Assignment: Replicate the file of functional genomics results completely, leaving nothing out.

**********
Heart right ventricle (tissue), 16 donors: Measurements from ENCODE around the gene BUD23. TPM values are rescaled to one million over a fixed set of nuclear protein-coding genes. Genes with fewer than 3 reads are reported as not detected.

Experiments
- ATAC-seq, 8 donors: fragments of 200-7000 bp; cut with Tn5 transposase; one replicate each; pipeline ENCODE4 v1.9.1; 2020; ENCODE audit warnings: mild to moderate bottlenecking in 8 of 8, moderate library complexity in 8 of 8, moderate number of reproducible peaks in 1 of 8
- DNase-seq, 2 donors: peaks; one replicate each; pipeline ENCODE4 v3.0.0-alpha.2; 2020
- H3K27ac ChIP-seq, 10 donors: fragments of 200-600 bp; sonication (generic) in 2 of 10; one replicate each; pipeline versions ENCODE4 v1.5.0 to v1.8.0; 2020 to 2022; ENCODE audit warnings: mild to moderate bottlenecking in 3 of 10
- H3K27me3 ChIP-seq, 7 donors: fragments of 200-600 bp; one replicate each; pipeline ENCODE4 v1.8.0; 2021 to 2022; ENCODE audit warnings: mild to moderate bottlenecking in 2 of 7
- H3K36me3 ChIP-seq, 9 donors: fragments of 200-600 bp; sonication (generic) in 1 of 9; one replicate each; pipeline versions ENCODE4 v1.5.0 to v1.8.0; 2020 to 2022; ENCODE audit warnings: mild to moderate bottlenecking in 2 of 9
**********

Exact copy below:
Heart right ventricle (tissue), 16 donors: Measurements from ENCODE around the gene BUD23. TPM values are rescaled to one million over a fixed set of nuclear protein-coding genes. Genes with fewer than 3 reads are reported as not detected.

Experiments
- ATAC-seq, 8 donors: fragments of 200-7000 bp; cut with Tn5 transposase; one replicate each; pipeline ENCODE4 v1.9.1; 2020; ENCODE audit warnings: mild to moderate bottlenecking in 8 of 8, moderate library complexity in 8 of 8, moderate number of reproducible peaks in 1 of 8
- DNase-seq, 2 donors: peaks; one replicate each; pipeline ENCODE4 v3.0.0-alpha.2; 2020
- H3K27ac ChIP-seq, 10 donors: fragments of 200-600 bp; sonication (generic) in 2 of 10; one replicate each; pipeline versions ENCODE4 v1.5.0 to v1.8.0; 2020 to 2022; ENCODE audit warnings: mild to moderate bottlenecking in 3 of 10
- H3K27me3 ChIP-seq, 7 donors: fragments of 200-600 bp; one replicate each; pipeline ENCODE4 v1.8.0; 2021 to 2022; ENCODE audit warnings: mild to moderate bottlenecking in 2 of 7
- H3K36me3 ChIP-seq, 9 donors: fragments of 200-600 bp; sonication (generic) in 1 of 9; one replicate each; pipeline versions ENCODE4 v1.5.0 to v1.8.0; 2020 to 2022; ENCODE audit warnings: mild to moderate bottlenecking in 2 of 9